I use a cheap gang valve to enable me to pull one bottle from the system while retaining pressure. This keeps the system running while I clean and fill the bottle. 

To build the system I’ll first drill a 5/16” hole in the caps for both the 2 liter bottles, and drill 2 5/16” holes in the 12 oz bottle. The 1/4” fittings are squeezed into the holes, then potted thoroughly with epoxy. Let them sit and cure for at least 24 hours before use. I find the white epoxy works better than the clear and is more resistant to degrading from exposure.

I use Pepsi bottles as the caps are constructed without a separate seal and have a molded lip used to retain pressure instead. The actual bottle being used isn’t important beyond aesthetics as most can withstand up to 100 psi.

Once the epoxy is dried the system can be set up. Attach a short piece of tubing (3” or so) to the inside of the cap used for the 12 oz. bottle going to the input side. This will act as a trap for vapor and prevent any accident addition of the yeast mixture into the tank. I used an old air diffuser with the stone broken off to weight the end to keep the tubing straight. While this bottle isn’t necessary, if your system ever dumps you’ll be glad you have it as it will catch the yeast sugar mixture before it pollutes the tank.

I’d advise filling only one bottle at first, then filling the second the following week. At this point a bottle can be recharged weekly and keep a decent level of CO2 in the system.

I’m using a knock-of glass/ceramic diffuser on my system. Note that it may take a day or three to begin seeing bubbles from this style diffuser. They are made to run on systems of +20 psi and the DIY rigs rarely reach that pressure. Be patient however and you will see bubbles from the diffuser in time.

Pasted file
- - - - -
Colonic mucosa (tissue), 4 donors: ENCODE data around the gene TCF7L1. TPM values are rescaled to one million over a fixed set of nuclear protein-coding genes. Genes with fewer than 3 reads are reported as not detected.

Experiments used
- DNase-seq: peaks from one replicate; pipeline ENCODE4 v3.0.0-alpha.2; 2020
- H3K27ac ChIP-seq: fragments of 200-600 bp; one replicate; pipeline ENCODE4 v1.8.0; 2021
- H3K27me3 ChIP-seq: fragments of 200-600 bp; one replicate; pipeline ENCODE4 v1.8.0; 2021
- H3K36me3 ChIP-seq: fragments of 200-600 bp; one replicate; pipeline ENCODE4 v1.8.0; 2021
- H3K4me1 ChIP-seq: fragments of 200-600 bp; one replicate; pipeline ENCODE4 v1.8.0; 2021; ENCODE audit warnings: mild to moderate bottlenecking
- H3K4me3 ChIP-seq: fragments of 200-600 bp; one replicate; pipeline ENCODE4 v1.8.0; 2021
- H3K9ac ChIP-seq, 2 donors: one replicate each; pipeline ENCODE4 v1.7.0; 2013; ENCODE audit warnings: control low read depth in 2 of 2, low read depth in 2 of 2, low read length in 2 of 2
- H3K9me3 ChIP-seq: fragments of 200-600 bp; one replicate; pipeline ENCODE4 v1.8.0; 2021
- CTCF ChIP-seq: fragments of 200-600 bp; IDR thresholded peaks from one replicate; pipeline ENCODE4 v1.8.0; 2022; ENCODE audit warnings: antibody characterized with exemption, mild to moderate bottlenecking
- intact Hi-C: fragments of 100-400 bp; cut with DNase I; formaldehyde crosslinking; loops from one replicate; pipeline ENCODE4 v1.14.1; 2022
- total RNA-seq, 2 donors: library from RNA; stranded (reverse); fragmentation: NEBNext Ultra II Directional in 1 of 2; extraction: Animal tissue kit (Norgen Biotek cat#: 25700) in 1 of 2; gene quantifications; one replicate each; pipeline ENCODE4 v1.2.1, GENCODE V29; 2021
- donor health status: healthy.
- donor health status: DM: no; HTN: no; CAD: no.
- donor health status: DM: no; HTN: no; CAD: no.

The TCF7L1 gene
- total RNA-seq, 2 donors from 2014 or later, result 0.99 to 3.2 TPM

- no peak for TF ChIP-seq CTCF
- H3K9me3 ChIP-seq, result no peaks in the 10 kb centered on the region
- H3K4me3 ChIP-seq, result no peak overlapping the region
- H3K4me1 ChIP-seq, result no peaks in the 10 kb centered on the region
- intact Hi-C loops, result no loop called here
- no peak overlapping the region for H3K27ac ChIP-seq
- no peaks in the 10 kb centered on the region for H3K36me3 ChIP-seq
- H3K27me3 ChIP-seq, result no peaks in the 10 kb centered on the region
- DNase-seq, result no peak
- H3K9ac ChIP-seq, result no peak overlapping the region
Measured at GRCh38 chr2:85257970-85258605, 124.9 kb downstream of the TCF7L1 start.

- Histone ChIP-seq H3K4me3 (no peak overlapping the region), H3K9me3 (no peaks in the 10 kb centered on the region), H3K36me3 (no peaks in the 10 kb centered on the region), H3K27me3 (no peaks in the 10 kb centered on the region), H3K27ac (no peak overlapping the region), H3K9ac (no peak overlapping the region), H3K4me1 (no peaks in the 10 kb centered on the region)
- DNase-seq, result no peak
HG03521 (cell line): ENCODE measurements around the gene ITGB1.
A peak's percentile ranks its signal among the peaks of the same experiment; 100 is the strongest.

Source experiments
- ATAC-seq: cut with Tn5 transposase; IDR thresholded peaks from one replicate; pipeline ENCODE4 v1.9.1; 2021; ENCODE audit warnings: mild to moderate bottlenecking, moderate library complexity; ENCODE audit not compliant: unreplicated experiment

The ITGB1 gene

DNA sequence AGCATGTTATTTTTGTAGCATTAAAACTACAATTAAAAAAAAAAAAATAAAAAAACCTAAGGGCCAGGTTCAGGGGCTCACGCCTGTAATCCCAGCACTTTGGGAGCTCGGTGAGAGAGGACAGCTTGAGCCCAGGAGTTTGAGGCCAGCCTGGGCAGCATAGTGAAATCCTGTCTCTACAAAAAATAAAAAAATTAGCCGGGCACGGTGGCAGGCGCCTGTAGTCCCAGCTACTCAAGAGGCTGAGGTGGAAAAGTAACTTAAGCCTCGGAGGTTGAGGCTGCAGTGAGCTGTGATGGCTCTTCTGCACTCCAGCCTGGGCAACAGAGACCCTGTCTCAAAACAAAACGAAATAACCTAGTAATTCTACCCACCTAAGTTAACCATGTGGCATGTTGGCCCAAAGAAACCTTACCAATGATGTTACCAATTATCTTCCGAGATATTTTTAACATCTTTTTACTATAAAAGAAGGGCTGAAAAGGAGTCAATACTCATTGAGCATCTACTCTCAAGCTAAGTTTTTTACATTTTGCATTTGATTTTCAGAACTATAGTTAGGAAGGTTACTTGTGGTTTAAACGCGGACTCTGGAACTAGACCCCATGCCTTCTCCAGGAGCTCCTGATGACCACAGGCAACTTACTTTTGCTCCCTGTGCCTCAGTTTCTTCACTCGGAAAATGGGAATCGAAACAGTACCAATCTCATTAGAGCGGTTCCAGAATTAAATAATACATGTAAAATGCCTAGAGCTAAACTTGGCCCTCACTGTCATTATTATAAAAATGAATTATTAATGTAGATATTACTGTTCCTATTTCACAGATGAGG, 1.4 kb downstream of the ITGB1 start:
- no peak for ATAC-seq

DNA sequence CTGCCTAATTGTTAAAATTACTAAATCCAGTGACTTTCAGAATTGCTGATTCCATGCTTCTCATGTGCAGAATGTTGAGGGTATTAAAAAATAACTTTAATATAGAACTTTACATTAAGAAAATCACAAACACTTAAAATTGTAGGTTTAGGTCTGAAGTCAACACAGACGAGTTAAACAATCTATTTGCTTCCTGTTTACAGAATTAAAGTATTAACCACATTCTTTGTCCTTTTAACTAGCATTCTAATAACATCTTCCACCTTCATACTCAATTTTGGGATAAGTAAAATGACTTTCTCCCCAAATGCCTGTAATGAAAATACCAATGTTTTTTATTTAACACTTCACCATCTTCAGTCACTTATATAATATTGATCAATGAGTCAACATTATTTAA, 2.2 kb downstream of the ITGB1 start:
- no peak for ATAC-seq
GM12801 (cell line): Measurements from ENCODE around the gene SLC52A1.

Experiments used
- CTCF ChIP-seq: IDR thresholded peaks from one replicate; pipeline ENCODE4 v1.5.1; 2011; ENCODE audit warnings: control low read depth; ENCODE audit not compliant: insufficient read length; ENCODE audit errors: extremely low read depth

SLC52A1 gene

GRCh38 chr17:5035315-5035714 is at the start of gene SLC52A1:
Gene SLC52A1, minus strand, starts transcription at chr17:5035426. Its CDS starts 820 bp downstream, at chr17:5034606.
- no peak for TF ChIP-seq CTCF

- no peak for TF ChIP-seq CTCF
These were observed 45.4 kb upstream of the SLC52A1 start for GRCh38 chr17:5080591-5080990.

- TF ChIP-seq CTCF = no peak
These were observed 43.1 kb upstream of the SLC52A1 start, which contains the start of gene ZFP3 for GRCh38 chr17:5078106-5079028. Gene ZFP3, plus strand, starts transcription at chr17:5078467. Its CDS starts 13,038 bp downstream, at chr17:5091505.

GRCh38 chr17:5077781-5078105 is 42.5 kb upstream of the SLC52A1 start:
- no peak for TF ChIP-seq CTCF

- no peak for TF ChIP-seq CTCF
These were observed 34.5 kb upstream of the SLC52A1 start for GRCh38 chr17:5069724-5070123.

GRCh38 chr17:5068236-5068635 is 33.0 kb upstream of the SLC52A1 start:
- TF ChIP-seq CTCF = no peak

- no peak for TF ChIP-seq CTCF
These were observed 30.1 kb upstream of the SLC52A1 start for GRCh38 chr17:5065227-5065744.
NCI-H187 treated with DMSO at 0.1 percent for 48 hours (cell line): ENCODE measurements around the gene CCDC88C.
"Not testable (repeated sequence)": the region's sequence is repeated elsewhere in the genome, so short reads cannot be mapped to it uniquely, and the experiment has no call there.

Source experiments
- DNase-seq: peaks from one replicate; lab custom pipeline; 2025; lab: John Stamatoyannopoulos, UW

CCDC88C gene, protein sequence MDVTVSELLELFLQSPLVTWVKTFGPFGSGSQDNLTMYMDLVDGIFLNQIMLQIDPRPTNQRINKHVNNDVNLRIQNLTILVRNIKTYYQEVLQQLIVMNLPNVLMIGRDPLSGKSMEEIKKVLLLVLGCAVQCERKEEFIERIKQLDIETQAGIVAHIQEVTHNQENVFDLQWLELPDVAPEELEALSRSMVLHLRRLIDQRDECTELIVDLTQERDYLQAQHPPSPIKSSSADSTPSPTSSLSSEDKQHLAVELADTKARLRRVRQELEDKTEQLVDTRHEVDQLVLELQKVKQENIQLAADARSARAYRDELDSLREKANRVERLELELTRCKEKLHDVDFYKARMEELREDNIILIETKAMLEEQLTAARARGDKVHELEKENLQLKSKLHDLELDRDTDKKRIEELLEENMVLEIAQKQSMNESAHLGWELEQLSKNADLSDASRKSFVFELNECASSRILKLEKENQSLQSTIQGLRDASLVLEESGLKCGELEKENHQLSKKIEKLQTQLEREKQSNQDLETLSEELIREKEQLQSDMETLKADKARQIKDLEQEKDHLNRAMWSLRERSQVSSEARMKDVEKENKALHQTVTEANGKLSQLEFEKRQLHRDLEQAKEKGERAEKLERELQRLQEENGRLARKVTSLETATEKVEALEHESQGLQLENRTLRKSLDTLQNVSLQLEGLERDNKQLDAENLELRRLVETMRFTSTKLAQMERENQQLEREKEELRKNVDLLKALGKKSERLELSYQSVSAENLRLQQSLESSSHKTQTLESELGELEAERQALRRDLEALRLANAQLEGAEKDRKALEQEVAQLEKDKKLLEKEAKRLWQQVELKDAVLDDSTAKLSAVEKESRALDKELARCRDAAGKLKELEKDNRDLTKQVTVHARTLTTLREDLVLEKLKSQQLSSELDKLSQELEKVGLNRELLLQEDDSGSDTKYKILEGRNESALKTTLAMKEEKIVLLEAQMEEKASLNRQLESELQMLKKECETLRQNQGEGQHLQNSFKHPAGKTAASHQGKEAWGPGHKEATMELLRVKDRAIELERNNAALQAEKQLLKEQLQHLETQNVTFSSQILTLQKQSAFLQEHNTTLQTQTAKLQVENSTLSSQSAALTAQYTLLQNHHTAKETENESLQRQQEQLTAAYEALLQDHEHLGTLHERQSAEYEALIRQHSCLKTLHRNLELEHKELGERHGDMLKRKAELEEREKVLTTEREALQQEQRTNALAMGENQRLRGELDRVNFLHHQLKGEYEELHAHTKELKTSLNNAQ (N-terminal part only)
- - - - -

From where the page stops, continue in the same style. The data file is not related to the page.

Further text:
How to quiet a noisy HOB filter

Many new HOB filters (Hang On Back) that come with tank sets are very noisy when first used. It can take weeks for a bio-film to build up on the impeller and quiet the rattle. In some cases, especially with the cheaper models the tank never does stop being noticeably noisy.

The following post shows how to quiet your HOB filter for nothing more than the cost of a small jar of Vaseline.

Note the ingredient, no additives, menthol etc. added. You could possibly even use generic lip-balm if it has nothing more than petroleum jelly. It is inert for all practical purposes in a freshwater tank. I have no experience using this method on a marine system, so use at your own risk in a saltwater tank.

The first step is to pull the lift tube from the u-tube. If this is a filter that’s been running a while it is also a good opportunity to give it a good scrub.

Once the lift tube is out the u-tube will pull out vertically, see the side view pic below to illustrate how the u-tube seats.

Simply pull upwards steadily until the u-tube comes free.

Once the u-tube has been removed you should see an impeller, they are typically green or white, but the color may vary and is unimportant.

Use a pair of needle-nose pliers, long tweezers or even chopsticks, pull the impeller from the housing. Pull straight up, but expect a bit of resistance from the magnet of the impeller and the drive coil.

Once the impeller is free wipe it down and remove any debris. this is not necessary with a new filter unit.

Using a small amount of Vaseline apply it evenly to the magnetic cylinder of the impeller.

Using the pliers, tweezers or chopsticks place the impeller back into the drive housing. Then, ensuring it is lined up, replace the u-tube over the impeller. There should be an alignment post or slot on the HOB filters body. Once it’s lined up it should seat easily and solidly.

Note the flow control on the u-tube. On occasion this will generate noise as bubbles of air slip by the seal and move through the impeller. This can sound like a can full of rocks if severe. By pulling the adjuster and liberally applying Vaseline around the seal this problem can be fixed as well.

Replace the lift tube. mount the filter on the tank and be sure to prime it before powering it up. A cup full of water should be enough to get it started.

You should now have a whisper quiet filter without spending a fortune on a high end brand.